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Active Directory Trusts and Remote Domain Administration RRS feed

  • Question

  • I've done a lot of searching and have come up blank. A lot of people have asked similar questions but the answers don't really help in my situation. I have a number of customer domains that I would like my support staff to be able to support without having to create separate user accounts in every domain. The domain trusts are easy and setup with no difficulty. The problem obviously comes when trying to grant administrative permissions in the trusting domains to our central accounts.

    As any google search will show you, you can't add foreign security principals to Global AD groups. Regardless of what terminology you want to use for this, from everything I've found you just flat-out don't get to take advantage of the built-in Domain Admins group when you want to grant a trusted domain those kinds of permissions. Instead, you have to use something like the AGDLP method discussed here (http://blogs.msmvps.com/acefekay/2012/01/06/using-group-nesting-strategy-ad-best-practices-for-group-strategy/). Well, if you were just one company with one trusting domain then you 'may' be able to accomplish this manually faster than writing this post. However, if you're a service provider, with many customer domains, this becomes a totally different prospect. Manually assigning 20+ different local and domain-wide baked-in permissions and group memberships for dozens of domains will take a very long time to accomplish, not to mention require all those same steps every time a new customer is on-boarded.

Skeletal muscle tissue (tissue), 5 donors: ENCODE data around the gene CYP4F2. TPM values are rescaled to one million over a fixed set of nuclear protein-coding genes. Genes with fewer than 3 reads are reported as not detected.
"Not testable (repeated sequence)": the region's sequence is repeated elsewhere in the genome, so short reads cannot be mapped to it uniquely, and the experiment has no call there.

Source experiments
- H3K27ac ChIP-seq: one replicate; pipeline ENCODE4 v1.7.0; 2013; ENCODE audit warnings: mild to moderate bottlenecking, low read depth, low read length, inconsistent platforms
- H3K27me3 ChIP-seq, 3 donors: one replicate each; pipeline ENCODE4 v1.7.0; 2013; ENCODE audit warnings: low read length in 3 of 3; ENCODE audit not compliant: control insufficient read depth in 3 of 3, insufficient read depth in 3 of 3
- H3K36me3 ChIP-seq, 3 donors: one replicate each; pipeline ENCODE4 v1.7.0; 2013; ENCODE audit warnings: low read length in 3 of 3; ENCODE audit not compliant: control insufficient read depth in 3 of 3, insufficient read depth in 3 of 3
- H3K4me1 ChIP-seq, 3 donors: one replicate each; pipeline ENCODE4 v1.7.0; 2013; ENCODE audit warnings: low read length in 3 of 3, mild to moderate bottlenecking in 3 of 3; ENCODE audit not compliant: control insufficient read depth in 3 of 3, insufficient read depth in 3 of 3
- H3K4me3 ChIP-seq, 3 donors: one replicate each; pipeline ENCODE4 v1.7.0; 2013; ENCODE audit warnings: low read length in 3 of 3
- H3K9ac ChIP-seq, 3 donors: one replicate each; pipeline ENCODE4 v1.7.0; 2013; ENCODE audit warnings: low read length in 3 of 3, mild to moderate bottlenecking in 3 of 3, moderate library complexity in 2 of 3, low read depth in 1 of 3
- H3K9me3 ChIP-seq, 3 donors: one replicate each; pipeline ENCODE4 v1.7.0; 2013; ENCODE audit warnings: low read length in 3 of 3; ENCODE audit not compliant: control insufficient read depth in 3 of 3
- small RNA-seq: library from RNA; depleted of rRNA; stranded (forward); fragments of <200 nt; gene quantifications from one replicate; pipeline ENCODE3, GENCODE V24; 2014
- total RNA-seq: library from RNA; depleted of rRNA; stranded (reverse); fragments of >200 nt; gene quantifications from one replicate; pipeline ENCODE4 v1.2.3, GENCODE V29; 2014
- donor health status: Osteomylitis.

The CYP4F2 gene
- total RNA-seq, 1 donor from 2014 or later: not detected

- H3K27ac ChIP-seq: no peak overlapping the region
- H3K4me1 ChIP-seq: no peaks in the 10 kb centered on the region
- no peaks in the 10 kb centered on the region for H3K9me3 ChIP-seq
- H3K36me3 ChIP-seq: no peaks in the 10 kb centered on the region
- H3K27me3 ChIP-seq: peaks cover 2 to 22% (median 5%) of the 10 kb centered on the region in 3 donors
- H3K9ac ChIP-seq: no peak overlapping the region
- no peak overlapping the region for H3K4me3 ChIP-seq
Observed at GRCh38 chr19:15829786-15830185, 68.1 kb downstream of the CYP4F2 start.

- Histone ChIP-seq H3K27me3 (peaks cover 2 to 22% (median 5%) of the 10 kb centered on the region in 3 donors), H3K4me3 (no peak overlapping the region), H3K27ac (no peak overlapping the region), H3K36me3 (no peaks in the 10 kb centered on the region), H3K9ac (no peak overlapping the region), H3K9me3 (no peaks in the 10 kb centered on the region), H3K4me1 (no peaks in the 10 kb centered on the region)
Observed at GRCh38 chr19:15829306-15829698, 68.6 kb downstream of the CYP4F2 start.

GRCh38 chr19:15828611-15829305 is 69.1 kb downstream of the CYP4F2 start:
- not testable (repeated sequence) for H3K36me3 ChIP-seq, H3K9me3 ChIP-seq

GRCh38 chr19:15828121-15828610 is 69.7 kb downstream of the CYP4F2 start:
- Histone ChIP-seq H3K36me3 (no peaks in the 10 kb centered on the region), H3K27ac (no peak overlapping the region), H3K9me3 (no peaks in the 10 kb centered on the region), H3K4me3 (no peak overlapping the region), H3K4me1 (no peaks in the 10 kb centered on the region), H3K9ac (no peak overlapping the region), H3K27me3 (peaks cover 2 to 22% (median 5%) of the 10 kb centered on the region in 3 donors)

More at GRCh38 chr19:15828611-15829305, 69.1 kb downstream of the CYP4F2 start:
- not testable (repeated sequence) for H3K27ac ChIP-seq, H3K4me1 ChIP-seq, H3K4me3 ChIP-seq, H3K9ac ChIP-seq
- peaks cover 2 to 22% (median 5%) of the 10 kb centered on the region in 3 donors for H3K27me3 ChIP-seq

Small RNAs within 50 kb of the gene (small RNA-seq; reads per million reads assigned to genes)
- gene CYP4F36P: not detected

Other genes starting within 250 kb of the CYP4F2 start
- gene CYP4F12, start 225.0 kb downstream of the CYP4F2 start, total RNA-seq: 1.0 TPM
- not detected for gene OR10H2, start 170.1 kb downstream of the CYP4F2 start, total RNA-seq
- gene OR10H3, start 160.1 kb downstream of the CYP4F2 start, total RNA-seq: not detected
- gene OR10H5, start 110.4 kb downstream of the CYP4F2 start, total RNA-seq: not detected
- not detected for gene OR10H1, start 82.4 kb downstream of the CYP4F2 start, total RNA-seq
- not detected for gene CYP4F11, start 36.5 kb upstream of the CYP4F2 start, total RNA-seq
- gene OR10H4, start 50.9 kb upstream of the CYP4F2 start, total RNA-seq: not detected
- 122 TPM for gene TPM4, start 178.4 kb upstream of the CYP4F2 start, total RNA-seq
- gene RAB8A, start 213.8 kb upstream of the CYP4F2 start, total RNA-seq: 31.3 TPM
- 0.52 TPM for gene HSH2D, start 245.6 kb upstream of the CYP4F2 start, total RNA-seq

It's very frustrating to have full connectivity and trust relationships between us and our customers setup with no sweat at all, but then to be totally hampered by the restrictions of nested groups as they relate to foreign security principals. We can certainly execute powershell scripts on all of our customer domain controllers, but that in and of itself still doesn't address all the local server and workstation permissions needed for us to do our job. If I have full administrative permissions of all these domains, is it really true that there's just no simple way to centrally provide administrative permissions to all of them? I'm assuming this limitation must be related to a security concern, however it seems like a pretty big security problem when I've got to manage dozens of different user accounts for each administrator, which means to do effectively remotely via script I have to pass credentials through our RMM tool and can't be certain it's going to be encrypted all the way through the process and/or have to worry about locally stored copies of scripts containing clear text passwords, etc.

    Maybe I'm just totally missing something, but if so then I would have thought my searches would have showed a pretty easy solution to this problem. Any help is greatly appreciated.

    Monday, June 6, 2016 1:00 AM